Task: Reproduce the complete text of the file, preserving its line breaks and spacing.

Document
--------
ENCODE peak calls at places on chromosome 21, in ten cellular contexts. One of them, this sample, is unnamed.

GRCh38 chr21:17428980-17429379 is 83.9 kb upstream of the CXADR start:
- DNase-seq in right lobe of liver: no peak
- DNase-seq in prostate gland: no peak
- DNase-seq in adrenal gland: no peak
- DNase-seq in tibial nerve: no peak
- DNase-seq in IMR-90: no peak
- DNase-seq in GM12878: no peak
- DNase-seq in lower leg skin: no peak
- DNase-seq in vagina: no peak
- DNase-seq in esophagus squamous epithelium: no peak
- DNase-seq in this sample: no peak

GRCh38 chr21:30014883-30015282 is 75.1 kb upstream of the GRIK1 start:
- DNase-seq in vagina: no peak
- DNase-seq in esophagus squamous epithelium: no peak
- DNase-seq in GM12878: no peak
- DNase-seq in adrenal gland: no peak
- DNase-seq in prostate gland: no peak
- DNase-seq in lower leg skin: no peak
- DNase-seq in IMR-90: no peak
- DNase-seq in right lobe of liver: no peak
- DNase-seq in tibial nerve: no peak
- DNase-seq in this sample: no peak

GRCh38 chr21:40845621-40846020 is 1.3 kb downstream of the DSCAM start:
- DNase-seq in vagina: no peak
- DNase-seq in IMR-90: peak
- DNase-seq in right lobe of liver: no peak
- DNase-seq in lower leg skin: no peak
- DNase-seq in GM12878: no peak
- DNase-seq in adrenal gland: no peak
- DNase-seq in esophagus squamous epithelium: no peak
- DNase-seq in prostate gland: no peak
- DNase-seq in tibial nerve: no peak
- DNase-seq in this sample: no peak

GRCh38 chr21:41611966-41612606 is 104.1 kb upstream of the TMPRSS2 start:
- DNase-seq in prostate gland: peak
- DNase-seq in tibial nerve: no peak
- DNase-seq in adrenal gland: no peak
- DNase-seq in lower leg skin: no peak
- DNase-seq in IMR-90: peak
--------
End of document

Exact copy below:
ENCODE peak calls at places on chromosome 21, in ten cellular contexts. One of them, this sample, is unnamed.

GRCh38 chr21:17428980-17429379 is 83.9 kb upstream of the CXADR start:
- DNase-seq in right lobe of liver: no peak
- DNase-seq in prostate gland: no peak
- DNase-seq in adrenal gland: no peak
- DNase-seq in tibial nerve: no peak
- DNase-seq in IMR-90: no peak
- DNase-seq in GM12878: no peak
- DNase-seq in lower leg skin: no peak
- DNase-seq in vagina: no peak
- DNase-seq in esophagus squamous epithelium: no peak
- DNase-seq in this sample: no peak

GRCh38 chr21:30014883-30015282 is 75.1 kb upstream of the GRIK1 start:
- DNase-seq in vagina: no peak
- DNase-seq in esophagus squamous epithelium: no peak
- DNase-seq in GM12878: no peak
- DNase-seq in adrenal gland: no peak
- DNase-seq in prostate gland: no peak
- DNase-seq in lower leg skin: no peak
- DNase-seq in IMR-90: no peak
- DNase-seq in right lobe of liver: no peak
- DNase-seq in tibial nerve: no peak
- DNase-seq in this sample: no peak

GRCh38 chr21:40845621-40846020 is 1.3 kb downstream of the DSCAM start:
- DNase-seq in vagina: no peak
- DNase-seq in IMR-90: peak
- DNase-seq in right lobe of liver: no peak
- DNase-seq in lower leg skin: no peak
- DNase-seq in GM12878: no peak
- DNase-seq in adrenal gland: no peak
- DNase-seq in esophagus squamous epithelium: no peak
- DNase-seq in prostate gland: no peak
- DNase-seq in tibial nerve: no peak
- DNase-seq in this sample: no peak

GRCh38 chr21:41611966-41612606 is 104.1 kb upstream of the TMPRSS2 start:
- DNase-seq in prostate gland: peak
- DNase-seq in tibial nerve: no peak
- DNase-seq in adrenal gland: no peak
- DNase-seq in lower leg skin: no peak
- DNase-seq in IMR-90: peak